MDG Dice Tray in Red Velvet

Greetings, Everyone!

As with any hobby, there are many items that are not necessary, but can significantly contribute to the enjoyment of the experience. I don’t have to wear a Chicago Bears jersey on game day, seeing as they still haven’t signed me to the squad (I’m cheap, Ryan Pace!), but it makes it more fun when I’m out in public and run into other fans. In the same way, there are many gaming accessories that aren’t required but can be very useful and make the games we play more enjoyable.

Many games rely on dice to produce the random results needed to play the game, and most players develop a “style” of rolling those dice quickly and conveniently. Some like to use dice towers, relishing every clack and clatter of the die as it falls through the tumblers within. Others like dice cups, swirling the dice within like a fine wine before authoritatively slamming the cup down to show the game who’s really in control. Then, there are the troglodytes that like to bowl the dice across the playing surface attempting to knock over all your meticulously painted miniatures. But the most civilized, well-mannered, and discerning gamers use a tray to gently cradle their favorite dice and ensure the fairest result. (No bias here!)

Today I will be reviewing Metallic Dice Games’ Collapsible Dice Trays. These retail for $16 normally, but I was able to snag a two-pack of them on Massdrop for $23. The trays are very portable because they unsnap and fold flat, making it very easy to throw into a bag for game night without taking up a lot of space. There is a leather (maybe?) backing on the outside, and a soft, velvet lining on the inside with some sort of stiff material in between. If you like to roll with fancier metallic dice (can damage a table because of their weight) or the semi-precious stone dice (can chip if treated roughly), I wouldn’t be without one of these bad boys. Measuring in at 10×10 inches, they are large enough to let the dice roll a little bit without taking up too much of the table real estate, which can be an issue with bigger games or smaller gaming spaces.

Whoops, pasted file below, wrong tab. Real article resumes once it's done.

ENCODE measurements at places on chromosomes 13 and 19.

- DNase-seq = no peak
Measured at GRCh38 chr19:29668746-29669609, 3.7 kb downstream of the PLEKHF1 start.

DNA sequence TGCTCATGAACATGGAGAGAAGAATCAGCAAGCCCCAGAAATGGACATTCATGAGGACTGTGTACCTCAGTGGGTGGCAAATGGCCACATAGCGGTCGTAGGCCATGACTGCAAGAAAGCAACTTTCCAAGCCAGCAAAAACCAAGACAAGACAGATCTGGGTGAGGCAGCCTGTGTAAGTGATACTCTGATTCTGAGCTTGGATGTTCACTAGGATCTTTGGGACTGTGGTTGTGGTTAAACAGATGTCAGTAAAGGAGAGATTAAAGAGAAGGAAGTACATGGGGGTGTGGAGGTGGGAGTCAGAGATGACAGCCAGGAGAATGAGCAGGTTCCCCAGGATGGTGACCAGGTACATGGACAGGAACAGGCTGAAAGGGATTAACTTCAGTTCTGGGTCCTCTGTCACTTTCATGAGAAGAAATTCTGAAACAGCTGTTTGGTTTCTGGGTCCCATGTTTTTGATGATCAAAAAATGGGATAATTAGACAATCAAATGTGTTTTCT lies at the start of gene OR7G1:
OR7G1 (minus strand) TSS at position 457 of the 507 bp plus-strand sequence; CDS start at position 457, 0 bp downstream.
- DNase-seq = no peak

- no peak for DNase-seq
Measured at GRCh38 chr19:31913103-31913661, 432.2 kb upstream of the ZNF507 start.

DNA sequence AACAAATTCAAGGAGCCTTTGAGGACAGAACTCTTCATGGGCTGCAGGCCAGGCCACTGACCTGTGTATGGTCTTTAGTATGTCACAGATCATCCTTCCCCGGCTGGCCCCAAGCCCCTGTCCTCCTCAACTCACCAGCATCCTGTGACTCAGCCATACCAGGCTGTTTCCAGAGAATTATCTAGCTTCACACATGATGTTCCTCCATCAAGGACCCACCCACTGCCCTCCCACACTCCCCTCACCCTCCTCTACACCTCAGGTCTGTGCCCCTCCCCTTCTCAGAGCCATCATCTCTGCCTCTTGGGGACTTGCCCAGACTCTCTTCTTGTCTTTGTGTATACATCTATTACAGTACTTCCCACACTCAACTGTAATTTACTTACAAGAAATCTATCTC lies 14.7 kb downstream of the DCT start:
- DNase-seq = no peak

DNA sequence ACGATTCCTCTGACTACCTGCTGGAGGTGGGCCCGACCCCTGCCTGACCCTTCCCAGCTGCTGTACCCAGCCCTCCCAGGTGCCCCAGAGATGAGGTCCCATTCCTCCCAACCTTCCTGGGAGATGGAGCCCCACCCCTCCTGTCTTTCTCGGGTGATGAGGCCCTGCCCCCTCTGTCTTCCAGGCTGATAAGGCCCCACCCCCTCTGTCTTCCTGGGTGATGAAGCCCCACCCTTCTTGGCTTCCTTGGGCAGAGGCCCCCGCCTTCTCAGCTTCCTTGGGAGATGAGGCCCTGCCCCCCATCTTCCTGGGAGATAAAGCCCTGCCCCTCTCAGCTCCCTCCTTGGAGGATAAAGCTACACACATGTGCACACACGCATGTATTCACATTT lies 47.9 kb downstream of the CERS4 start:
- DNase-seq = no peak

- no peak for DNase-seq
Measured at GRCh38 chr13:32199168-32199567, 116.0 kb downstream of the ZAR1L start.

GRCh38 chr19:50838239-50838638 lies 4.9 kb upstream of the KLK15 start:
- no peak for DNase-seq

I picked up a blue one and a purple one (to match our Blood Bowl team colors), and liked them so much that I picked up another two-pack in red and black so we can have more around the table on Zombicide nights. Recently, I saw that they released a multi-colored one in a chevron pattern the last time they popped up on Massdrop, but it looks like the lining on that one might be a more standard cloth rather than the velvet. I’m sure that there are other dice trays that would be just as nice, but the price point for these in the two-pack was good and I was very impressed with the quality of these trays.

Fancy!!!

At our table, my teenager has a tendency to send dice careening around the room when he gets a little excited, so we spend a lot of time chasing dice. Of course, whenever it is a good roll it counts, but if it’s not what he was hoping to see we need to re-roll since it fell off the table (Seems legit….wait a minute!!!) So, I implemented a house rule that if it doesn’t end up in the tray it doesn’t count, no matter the result, and must be re-rolled. This has eliminated 95% of the dice on the floor (there’s still the odd one that bounces out or misses the tray), and has had the added benefit of eliminating “cocked” dice when playing games that involved uneven terrain features. If I’m using the trays away from home, I always let my opponent know how I use the tray and I’ve never had anyone complain. In fact, many roll their own dice in the trays as well!

So, readers…how do you roll at your table? Let us know in the comments if you use a tower, cup, tray, box lid, Vegas-style craps table, the hollowed-out skull of your enemy, etc. We’d love to know!